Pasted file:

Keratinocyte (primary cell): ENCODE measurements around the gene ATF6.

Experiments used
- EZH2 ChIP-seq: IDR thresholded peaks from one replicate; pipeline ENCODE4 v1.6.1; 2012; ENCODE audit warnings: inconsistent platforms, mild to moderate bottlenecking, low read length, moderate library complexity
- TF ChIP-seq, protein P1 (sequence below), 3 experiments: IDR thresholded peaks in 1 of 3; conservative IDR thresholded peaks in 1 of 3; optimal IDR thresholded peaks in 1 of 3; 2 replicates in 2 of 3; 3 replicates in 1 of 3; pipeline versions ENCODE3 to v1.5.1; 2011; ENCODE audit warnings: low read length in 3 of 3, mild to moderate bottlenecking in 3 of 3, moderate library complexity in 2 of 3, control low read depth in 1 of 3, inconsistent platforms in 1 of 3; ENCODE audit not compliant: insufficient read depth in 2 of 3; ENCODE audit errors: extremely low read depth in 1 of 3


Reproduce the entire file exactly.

Keratinocyte (primary cell): ENCODE measurements around the gene ATF6.

Experiments used
- EZH2 ChIP-seq: IDR thresholded peaks from one replicate; pipeline ENCODE4 v1.6.1; 2012; ENCODE audit warnings: inconsistent platforms, mild to moderate bottlenecking, low read length, moderate library complexity
- TF ChIP-seq, protein P1 (sequence below), 3 experiments: IDR thresholded peaks in 1 of 3; conservative IDR thresholded peaks in 1 of 3; optimal IDR thresholded peaks in 1 of 3; 2 replicates in 2 of 3; 3 replicates in 1 of 3; pipeline versions ENCODE3 to v1.5.1; 2011; ENCODE audit warnings: low read length in 3 of 3, mild to moderate bottlenecking in 3 of 3, moderate library complexity in 2 of 3, control low read depth in 1 of 3, inconsistent platforms in 1 of 3; ENCODE audit not compliant: insufficient read depth in 2 of 3; ENCODE audit errors: extremely low read depth in 1 of 3